When creating a merge request, select the "Remove source branch when merge request accepted" option and the source branch will be removed when the merge request is merged.
This option is also visible in an existing merge request next to the merge request button and can be selected/deselected before merging. It's only visible to users with Maintainer permissions in the source project.
If the user viewing the merge request does not have the correct permissions to remove the source branch and the source branch is set for removal, the merge request widget will show the "Removes source branch" text.
Authorization for merge requests
There are two main ways to have a merge request flow with GitLab:
- Working with protected branches in a single repository
- Working with forks of an authoritative project
Cherry-pick any commit in the UI by simply clicking the Cherry-pick button in a merged merge requests or a commit.
Semi-linear history merge requests
A merge commit is created for every merge, but the branch is only merged if a fast-forward merge is possible. This ensures that if the merge request build succeeded, the target branch build will also succeed after merging.
Navigate to a project's settings, select the Merge commit with semi-linear history option under Merge Requests: Merge method and save your changes.
Fast-forward merge requests
If you prefer a linear Git history and a way to accept merge requests without creating merge commits, you can configure this on a per-project basis.
Merge when pipeline succeeds
When reviewing a merge request that looks ready to merge but still has one or more CI jobs running, you can set it to be merged automatically when CI pipeline succeeds. This way, you don't have to wait for the pipeline to finish and remember to merge the request manually.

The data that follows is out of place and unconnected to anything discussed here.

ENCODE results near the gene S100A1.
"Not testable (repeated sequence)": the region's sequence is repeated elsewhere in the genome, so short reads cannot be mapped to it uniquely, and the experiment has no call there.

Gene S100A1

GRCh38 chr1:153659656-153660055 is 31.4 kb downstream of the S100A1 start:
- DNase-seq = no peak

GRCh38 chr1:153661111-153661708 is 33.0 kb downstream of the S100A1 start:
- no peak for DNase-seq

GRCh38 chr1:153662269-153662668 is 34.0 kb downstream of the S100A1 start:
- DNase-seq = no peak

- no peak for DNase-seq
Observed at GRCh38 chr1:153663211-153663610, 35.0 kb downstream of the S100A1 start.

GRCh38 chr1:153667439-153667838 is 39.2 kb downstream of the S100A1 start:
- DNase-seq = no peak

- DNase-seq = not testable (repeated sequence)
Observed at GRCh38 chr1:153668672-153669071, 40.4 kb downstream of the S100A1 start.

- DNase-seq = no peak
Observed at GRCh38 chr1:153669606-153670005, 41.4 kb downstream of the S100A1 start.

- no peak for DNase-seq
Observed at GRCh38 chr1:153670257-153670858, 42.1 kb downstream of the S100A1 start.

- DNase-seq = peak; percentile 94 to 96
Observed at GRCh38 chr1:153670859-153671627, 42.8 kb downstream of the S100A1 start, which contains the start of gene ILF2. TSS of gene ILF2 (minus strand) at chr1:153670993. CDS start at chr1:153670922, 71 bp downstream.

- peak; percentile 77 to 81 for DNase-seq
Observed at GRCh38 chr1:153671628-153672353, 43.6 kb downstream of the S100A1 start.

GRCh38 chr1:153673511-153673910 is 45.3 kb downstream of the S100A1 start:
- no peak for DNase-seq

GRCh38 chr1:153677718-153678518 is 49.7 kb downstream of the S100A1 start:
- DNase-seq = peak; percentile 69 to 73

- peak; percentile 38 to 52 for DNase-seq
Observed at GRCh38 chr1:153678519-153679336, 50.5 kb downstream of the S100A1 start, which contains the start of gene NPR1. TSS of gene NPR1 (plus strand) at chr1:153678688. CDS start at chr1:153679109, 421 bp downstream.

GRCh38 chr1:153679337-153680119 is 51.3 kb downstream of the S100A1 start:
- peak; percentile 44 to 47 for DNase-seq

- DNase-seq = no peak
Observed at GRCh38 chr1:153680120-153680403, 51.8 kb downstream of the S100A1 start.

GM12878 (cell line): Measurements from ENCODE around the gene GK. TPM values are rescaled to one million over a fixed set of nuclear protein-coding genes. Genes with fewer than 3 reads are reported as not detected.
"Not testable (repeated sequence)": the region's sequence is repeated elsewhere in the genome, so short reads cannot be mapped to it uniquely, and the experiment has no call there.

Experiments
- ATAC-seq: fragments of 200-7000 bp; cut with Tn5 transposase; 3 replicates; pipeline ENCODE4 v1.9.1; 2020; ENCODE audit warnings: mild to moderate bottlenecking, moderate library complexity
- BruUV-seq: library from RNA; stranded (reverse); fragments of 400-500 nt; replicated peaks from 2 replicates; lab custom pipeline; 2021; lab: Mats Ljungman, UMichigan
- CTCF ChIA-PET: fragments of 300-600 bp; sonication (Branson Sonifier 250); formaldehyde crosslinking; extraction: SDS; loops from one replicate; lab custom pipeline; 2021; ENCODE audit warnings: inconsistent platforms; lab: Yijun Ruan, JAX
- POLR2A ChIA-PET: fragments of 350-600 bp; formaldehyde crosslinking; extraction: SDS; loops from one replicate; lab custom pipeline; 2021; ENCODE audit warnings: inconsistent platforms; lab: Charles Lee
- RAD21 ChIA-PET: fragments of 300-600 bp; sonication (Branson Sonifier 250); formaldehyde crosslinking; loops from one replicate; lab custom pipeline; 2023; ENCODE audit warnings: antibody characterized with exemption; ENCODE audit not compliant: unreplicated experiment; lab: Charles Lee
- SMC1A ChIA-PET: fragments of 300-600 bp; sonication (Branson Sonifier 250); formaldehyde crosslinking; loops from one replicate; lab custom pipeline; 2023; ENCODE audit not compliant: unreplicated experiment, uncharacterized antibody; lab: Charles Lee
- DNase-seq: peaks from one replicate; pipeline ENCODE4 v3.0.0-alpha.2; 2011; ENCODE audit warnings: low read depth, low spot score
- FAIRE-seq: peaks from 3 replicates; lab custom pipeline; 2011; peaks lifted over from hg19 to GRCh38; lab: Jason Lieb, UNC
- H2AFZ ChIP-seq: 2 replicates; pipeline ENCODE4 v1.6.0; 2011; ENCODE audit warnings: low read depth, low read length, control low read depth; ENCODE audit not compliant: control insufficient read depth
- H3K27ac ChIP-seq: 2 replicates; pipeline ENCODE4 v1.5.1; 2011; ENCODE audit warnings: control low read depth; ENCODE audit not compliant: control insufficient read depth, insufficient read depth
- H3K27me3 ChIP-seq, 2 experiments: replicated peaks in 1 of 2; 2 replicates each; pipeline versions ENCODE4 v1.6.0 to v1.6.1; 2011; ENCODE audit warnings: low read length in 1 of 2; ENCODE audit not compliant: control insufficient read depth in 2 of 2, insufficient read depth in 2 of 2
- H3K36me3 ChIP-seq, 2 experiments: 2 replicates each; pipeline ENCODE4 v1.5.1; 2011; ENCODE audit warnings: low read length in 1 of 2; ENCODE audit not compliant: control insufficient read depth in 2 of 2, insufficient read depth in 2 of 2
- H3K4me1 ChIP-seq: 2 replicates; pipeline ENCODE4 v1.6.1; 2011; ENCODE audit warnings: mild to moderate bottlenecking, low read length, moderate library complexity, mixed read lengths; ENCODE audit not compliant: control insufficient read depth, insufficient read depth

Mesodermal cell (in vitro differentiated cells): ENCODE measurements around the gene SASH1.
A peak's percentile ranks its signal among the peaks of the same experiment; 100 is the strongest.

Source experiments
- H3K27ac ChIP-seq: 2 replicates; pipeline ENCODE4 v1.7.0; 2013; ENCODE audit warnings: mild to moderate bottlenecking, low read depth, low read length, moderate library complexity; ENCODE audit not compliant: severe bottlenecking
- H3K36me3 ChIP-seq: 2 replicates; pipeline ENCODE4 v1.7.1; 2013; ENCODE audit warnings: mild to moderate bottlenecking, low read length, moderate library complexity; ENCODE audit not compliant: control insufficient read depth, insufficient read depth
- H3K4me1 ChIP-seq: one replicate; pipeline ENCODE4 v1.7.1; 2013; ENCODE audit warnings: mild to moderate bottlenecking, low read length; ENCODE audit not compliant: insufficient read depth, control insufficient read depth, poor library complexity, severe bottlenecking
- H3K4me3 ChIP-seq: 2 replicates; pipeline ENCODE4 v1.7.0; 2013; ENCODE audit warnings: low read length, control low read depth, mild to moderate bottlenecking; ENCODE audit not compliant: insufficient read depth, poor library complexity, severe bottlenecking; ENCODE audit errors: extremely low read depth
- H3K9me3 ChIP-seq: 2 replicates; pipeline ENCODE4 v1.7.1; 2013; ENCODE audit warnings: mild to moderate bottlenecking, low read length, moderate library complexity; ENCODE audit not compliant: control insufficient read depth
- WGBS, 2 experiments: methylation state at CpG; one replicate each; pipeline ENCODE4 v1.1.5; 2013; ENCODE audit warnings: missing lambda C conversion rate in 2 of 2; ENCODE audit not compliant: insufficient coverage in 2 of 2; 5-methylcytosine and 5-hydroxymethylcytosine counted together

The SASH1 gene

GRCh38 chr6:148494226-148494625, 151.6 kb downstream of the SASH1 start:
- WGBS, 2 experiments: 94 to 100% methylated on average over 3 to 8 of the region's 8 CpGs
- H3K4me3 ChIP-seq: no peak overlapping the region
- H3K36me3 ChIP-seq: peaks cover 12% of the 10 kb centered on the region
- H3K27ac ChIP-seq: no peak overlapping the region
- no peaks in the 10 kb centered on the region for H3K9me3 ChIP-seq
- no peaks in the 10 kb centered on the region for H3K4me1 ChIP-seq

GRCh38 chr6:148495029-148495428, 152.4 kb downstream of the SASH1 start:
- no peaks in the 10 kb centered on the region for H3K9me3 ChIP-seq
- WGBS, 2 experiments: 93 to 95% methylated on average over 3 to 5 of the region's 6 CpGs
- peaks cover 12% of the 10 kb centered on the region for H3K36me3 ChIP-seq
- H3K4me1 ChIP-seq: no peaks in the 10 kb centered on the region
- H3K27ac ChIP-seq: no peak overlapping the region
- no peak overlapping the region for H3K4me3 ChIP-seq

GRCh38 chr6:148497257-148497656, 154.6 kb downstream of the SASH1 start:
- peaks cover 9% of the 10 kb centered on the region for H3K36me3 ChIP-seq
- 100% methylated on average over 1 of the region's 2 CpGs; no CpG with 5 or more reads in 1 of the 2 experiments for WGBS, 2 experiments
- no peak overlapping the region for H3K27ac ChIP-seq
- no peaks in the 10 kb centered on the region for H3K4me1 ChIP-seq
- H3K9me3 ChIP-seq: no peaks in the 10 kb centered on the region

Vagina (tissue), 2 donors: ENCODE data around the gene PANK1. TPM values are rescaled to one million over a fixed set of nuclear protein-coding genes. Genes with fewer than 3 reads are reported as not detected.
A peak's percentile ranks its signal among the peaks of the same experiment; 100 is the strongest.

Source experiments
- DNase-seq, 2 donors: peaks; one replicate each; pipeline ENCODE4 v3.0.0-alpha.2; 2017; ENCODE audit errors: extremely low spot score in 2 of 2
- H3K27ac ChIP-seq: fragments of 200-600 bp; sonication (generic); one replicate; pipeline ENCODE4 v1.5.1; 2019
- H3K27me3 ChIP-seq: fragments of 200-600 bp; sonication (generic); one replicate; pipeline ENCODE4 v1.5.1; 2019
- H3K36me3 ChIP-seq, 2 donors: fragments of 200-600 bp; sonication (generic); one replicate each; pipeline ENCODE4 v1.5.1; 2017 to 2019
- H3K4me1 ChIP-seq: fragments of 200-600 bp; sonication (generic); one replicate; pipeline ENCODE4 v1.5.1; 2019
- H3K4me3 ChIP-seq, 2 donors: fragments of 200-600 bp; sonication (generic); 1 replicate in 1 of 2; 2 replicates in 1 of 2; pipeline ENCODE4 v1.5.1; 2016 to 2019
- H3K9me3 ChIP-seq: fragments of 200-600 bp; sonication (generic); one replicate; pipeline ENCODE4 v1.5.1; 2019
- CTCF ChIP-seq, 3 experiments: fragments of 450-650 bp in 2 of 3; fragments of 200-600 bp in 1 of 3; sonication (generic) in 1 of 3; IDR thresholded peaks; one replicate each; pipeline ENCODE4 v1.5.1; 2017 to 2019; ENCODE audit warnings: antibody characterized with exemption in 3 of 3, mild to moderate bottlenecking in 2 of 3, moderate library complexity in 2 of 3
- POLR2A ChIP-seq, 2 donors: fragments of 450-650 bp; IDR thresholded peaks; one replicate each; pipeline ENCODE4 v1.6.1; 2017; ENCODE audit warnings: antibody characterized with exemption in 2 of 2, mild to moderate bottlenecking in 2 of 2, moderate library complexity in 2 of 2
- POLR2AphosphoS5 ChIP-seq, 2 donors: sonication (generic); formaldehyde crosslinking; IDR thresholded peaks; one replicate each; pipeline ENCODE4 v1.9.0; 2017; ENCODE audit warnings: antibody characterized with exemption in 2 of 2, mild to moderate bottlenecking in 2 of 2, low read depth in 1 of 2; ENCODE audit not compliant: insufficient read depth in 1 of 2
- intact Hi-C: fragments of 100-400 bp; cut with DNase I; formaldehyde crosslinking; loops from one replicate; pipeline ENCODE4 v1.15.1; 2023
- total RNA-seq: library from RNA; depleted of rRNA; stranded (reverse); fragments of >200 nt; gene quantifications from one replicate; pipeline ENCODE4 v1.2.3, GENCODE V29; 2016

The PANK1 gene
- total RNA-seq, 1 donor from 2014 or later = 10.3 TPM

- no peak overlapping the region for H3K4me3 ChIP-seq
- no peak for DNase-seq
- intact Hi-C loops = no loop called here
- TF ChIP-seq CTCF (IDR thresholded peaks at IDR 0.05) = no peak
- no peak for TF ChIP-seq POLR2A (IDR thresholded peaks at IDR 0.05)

Resolve discussion comments in merge requests reviews
Keep track of the progress during a code review with resolving comments. Resolving comments prevents you from forgetting to address feedback and lets you hide discussions that are no longer relevant.
Commenting on any file line in merge requests
Introduced in GitLab 11.5.
GitLab provides a way of leaving comments in any part of the file being changed in a Merge Request. To do so, click the ... button in the gutter of the Merge Request diff UI to expand the diff lines and leave a comment, just as you would for a changed line.
Introduced in GitLab 11.6.
As a reviewer, you can add suggestions to change the content in merge request discussions, and users with appropriate permission can easily apply them to the codebase directly from the UI. Read through the documentation on Suggest changes to learn more.
When a merge request has conflicts, GitLab may provide the option to resolve those conflicts in the GitLab UI.
Create new merge requests by email
This feature needs incoming email to be configured by a GitLab administrator to be available for CE/EE users, and it's available on GitLab.com.
You can create a new merge request by sending an email to a user-specific email address. The address can be obtained on the merge requests page by clicking on a Email a new merge request to this project button. The subject will be used as the source branch name for the new merge request and the target branch will be the default branch for the project. The message body (if not empty) will be used as the merge request description. You need "Reply by email" enabled to use this feature. If it's not enabled to your instance, you may ask your GitLab administrator to do so.